The service, which is expected to launch in the winter, was unveiled Tuesday at the Game Developers Conference. The demonstration showed how it streams 3-D games from a data server to the consumer using proprietary compression techniques. A Macintosh or Windows user would first need to download a 1-MB browser plug-in, but it potentially enables users to play games with high-end visuals without the need for expensive graphics cards or strong processors. Games can be played with the keyboard and mouse, a standard USB controller, or OnLive's proprietary wireless controller.
The company also will offer a "MicroConsole" that will bring this service to a user's TV through an HDMI connection. The MicroConsole will have to be connected to a high-speed Internet connection, and the company said games will start in a matter of seconds as the majority of processing is done on OnLive's server.
"We're providing you with the latest high-end titles, the exact same ones you would see at Target or Best Buy, in the same release windows. But what is really cool is you don't need any high-end hardware to play them," OnLive founder Steve Perlman said Tuesday.
For gamers, the service potentially gives them access to top-shelf games without having to invest in new hardware or consoles. The company said it has been working on the technology for more than seven years to ensure that the service has very little latency. OnLive said it plans to improve its back-end servers in the future to handle increasingly complex games.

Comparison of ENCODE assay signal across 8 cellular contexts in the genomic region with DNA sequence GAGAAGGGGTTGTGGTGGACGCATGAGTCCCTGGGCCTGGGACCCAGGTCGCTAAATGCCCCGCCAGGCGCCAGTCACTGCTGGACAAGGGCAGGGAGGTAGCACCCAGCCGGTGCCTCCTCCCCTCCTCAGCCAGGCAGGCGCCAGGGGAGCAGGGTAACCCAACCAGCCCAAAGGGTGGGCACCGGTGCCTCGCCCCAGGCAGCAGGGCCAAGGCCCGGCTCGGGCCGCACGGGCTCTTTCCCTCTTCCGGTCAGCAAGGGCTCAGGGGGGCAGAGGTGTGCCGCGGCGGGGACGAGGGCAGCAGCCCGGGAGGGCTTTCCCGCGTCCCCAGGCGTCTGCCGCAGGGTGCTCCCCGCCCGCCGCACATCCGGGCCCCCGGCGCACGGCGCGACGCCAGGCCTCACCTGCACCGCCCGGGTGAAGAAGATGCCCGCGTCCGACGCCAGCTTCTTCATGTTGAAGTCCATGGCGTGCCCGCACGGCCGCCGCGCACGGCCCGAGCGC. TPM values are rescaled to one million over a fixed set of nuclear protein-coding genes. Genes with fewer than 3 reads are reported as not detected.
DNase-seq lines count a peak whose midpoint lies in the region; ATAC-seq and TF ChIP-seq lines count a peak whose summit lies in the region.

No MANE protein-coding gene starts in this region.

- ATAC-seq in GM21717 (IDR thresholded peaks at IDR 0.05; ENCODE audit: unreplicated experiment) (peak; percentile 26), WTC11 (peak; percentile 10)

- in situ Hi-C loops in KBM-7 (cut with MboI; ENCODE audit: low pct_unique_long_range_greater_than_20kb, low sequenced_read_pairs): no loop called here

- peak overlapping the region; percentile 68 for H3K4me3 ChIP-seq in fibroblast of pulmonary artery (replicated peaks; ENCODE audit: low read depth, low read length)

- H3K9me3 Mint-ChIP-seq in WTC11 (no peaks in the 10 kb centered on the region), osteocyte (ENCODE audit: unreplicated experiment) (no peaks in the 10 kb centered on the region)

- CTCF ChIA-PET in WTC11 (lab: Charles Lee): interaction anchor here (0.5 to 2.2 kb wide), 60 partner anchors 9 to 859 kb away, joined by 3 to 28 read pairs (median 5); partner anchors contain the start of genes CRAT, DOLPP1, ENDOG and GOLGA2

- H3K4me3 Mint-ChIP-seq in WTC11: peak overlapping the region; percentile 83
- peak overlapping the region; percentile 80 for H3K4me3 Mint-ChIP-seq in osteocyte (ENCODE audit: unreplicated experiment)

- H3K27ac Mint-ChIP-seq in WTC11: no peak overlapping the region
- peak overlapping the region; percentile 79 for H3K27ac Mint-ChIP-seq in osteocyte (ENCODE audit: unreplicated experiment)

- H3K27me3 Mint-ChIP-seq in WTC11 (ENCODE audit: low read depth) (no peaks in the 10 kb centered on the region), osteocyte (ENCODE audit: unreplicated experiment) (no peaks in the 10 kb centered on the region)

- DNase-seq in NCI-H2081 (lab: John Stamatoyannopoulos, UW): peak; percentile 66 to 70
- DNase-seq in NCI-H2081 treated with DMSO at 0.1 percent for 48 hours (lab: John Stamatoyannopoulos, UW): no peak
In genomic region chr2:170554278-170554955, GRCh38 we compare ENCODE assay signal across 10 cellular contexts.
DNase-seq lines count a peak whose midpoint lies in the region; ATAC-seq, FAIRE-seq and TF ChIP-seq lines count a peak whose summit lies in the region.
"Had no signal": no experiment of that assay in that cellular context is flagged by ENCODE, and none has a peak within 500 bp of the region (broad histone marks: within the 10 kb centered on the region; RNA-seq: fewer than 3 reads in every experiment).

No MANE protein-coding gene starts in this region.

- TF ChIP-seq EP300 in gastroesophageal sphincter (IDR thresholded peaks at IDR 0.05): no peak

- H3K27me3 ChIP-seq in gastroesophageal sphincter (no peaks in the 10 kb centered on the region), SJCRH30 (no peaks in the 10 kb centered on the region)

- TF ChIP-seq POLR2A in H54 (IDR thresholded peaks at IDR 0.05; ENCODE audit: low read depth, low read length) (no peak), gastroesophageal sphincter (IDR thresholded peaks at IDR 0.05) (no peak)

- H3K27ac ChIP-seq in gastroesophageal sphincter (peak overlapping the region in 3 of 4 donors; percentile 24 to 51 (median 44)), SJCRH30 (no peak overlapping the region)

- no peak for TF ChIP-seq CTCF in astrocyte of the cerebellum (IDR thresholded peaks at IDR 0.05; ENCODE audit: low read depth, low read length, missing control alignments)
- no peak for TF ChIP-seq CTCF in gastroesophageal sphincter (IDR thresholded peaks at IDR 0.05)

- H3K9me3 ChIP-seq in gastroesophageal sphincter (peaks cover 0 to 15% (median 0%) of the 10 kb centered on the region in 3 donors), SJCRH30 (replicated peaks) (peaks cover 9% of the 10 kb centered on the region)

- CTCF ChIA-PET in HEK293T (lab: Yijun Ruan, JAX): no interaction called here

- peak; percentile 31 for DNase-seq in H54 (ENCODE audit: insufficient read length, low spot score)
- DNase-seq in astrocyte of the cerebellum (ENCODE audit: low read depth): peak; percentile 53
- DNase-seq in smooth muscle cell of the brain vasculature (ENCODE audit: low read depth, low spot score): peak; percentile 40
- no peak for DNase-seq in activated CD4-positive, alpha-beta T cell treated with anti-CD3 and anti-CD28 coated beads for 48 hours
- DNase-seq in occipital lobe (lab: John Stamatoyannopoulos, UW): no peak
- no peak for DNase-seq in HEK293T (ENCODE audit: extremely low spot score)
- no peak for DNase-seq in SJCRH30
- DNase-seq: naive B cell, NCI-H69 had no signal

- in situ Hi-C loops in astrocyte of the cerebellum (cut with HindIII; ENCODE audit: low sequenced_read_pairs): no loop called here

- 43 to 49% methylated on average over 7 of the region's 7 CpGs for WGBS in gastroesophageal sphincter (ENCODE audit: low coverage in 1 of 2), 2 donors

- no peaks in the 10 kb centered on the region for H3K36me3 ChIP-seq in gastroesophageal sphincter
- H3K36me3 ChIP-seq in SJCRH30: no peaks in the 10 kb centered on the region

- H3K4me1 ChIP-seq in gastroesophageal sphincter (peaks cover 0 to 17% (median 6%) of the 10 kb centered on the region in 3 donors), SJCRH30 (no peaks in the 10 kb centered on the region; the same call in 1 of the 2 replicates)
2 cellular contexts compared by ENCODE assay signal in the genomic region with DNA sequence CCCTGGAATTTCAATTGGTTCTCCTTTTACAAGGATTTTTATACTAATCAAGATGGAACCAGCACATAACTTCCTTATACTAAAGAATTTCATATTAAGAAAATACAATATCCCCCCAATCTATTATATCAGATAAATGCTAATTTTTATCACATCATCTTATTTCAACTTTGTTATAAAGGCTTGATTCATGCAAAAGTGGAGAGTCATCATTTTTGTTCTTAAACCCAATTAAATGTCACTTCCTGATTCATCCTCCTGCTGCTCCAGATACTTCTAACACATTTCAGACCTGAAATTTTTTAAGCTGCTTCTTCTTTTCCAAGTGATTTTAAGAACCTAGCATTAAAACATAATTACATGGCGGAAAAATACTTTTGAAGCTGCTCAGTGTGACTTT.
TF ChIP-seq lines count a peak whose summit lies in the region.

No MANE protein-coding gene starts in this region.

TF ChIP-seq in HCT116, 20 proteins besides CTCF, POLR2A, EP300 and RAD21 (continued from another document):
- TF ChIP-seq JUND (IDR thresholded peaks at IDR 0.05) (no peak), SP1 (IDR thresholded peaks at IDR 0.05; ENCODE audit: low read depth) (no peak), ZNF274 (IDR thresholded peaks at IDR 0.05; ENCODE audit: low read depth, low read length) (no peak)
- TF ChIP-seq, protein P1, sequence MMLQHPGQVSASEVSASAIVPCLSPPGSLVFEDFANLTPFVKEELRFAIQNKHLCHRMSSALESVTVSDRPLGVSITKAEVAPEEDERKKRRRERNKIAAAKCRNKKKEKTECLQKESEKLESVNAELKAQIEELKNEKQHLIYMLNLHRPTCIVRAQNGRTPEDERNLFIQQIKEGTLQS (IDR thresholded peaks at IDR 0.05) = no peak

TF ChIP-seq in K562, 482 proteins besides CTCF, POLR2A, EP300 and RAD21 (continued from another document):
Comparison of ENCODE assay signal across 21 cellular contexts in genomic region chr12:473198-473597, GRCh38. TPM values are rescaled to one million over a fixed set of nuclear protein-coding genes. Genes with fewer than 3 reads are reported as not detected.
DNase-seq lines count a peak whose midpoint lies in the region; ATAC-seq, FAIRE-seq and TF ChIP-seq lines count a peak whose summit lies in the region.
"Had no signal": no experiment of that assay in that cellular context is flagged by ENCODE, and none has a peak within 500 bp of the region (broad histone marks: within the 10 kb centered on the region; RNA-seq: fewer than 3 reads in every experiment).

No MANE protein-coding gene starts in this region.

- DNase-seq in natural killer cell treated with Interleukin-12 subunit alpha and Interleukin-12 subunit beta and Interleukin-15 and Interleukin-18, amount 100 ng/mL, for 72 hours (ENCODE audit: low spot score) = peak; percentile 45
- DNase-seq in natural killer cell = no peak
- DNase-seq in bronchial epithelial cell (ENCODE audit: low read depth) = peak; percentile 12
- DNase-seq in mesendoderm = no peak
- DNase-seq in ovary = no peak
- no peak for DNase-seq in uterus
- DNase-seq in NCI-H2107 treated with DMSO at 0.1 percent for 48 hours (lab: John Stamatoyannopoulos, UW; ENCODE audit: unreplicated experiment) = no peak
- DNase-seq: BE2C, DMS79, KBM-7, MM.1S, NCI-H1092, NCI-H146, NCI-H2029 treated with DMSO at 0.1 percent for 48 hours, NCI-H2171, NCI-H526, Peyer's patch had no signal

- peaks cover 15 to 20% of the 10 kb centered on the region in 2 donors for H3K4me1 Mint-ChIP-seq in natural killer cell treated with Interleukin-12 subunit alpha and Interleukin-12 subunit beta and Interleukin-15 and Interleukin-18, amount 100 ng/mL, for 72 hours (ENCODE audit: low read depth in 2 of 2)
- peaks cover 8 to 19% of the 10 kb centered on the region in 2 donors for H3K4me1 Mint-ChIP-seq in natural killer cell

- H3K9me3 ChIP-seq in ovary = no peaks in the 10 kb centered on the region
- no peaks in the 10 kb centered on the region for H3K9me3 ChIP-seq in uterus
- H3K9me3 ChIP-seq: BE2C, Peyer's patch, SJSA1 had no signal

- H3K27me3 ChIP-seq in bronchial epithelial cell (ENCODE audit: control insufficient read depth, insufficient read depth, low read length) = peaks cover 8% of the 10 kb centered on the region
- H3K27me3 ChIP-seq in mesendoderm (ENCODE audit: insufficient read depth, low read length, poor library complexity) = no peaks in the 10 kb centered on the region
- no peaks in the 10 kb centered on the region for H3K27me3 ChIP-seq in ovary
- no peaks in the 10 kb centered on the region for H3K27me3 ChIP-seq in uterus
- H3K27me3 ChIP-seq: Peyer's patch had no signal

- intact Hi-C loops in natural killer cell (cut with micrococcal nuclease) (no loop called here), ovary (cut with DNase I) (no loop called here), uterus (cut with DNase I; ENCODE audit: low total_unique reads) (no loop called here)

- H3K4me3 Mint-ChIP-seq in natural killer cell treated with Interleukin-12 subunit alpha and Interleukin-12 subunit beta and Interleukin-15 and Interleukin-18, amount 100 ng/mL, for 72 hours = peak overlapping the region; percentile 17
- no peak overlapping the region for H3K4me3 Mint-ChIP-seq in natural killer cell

For the game publishers, the service could open the door for another revenue stream without the costs of shipping and manufacturing games on disks. The service already has the backing of Atari, Eidos, Electronic Arts, Take-Two Interactive Software, THQ, Ubisoft, and Warner Bros. Interactive Entertainment. These companies plan to launch titles on OnLive at the same time as the console and PC counterparts.
The cost and functionality ultimately will determine if the OnLive service can displace the likes of Nintendo's Wii, Sony's PlayStation 3, and Microsoft's Xbox 360 in the gaming space. OnLive users will be able to pay a monthly subscription fee, virtually purchase games, or a buy a multiday rental for a price to be determined later.
The market is getting crowded with Web-based software and storage offerings. InformationWeek has published an independent analysis of this topic. Download the report here (registration required).